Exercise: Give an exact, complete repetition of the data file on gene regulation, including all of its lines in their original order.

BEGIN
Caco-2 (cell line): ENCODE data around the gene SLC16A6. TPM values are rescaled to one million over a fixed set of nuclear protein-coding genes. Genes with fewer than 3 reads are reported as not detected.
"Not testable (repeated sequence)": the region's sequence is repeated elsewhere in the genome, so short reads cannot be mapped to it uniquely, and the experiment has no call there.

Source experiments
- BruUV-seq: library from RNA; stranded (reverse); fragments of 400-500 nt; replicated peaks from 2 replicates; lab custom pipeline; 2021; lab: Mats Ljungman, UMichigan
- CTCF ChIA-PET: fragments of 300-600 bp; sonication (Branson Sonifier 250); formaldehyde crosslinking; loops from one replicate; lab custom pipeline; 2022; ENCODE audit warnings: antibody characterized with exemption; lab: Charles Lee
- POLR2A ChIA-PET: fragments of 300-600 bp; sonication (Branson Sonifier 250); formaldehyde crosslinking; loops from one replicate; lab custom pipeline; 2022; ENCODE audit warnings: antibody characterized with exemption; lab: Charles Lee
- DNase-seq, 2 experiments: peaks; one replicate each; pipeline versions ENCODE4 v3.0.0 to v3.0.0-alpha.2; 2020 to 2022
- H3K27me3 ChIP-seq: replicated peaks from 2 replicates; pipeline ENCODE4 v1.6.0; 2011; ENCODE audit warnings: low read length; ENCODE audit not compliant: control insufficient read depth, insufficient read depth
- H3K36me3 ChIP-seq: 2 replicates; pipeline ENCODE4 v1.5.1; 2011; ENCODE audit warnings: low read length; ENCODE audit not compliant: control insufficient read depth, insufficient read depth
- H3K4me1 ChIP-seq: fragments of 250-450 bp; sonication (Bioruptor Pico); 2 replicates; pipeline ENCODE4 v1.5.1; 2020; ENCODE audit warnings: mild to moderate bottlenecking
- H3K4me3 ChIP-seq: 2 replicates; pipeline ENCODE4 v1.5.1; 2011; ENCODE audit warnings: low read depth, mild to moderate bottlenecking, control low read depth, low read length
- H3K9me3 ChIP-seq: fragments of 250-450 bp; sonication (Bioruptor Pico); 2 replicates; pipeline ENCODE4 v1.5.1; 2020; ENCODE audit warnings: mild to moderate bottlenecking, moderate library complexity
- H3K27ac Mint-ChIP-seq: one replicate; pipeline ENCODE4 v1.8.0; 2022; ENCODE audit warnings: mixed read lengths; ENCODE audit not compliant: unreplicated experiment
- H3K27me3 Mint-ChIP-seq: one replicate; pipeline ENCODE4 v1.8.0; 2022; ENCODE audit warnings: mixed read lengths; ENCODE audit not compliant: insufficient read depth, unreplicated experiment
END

Caco-2 (cell line): ENCODE data around the gene SLC16A6. TPM values are rescaled to one million over a fixed set of nuclear protein-coding genes. Genes with fewer than 3 reads are reported as not detected.
"Not testable (repeated sequence)": the region's sequence is repeated elsewhere in the genome, so short reads cannot be mapped to it uniquely, and the experiment has no call there.

Source experiments
- BruUV-seq: library from RNA; stranded (reverse); fragments of 400-500 nt; replicated peaks from 2 replicates; lab custom pipeline; 2021; lab: Mats Ljungman, UMichigan
- CTCF ChIA-PET: fragments of 300-600 bp; sonication (Branson Sonifier 250); formaldehyde crosslinking; loops from one replicate; lab custom pipeline; 2022; ENCODE audit warnings: antibody characterized with exemption; lab: Charles Lee
- POLR2A ChIA-PET: fragments of 300-600 bp; sonication (Branson Sonifier 250); formaldehyde crosslinking; loops from one replicate; lab custom pipeline; 2022; ENCODE audit warnings: antibody characterized with exemption; lab: Charles Lee
- DNase-seq, 2 experiments: peaks; one replicate each; pipeline versions ENCODE4 v3.0.0 to v3.0.0-alpha.2; 2020 to 2022
- H3K27me3 ChIP-seq: replicated peaks from 2 replicates; pipeline ENCODE4 v1.6.0; 2011; ENCODE audit warnings: low read length; ENCODE audit not compliant: control insufficient read depth, insufficient read depth
- H3K36me3 ChIP-seq: 2 replicates; pipeline ENCODE4 v1.5.1; 2011; ENCODE audit warnings: low read length; ENCODE audit not compliant: control insufficient read depth, insufficient read depth
- H3K4me1 ChIP-seq: fragments of 250-450 bp; sonication (Bioruptor Pico); 2 replicates; pipeline ENCODE4 v1.5.1; 2020; ENCODE audit warnings: mild to moderate bottlenecking
- H3K4me3 ChIP-seq: 2 replicates; pipeline ENCODE4 v1.5.1; 2011; ENCODE audit warnings: low read depth, mild to moderate bottlenecking, control low read depth, low read length
- H3K9me3 ChIP-seq: fragments of 250-450 bp; sonication (Bioruptor Pico); 2 replicates; pipeline ENCODE4 v1.5.1; 2020; ENCODE audit warnings: mild to moderate bottlenecking, moderate library complexity
- H3K27ac Mint-ChIP-seq: one replicate; pipeline ENCODE4 v1.8.0; 2022; ENCODE audit warnings: mixed read lengths; ENCODE audit not compliant: unreplicated experiment
- H3K27me3 Mint-ChIP-seq: one replicate; pipeline ENCODE4 v1.8.0; 2022; ENCODE audit warnings: mixed read lengths; ENCODE audit not compliant: insufficient read depth, unreplicated experiment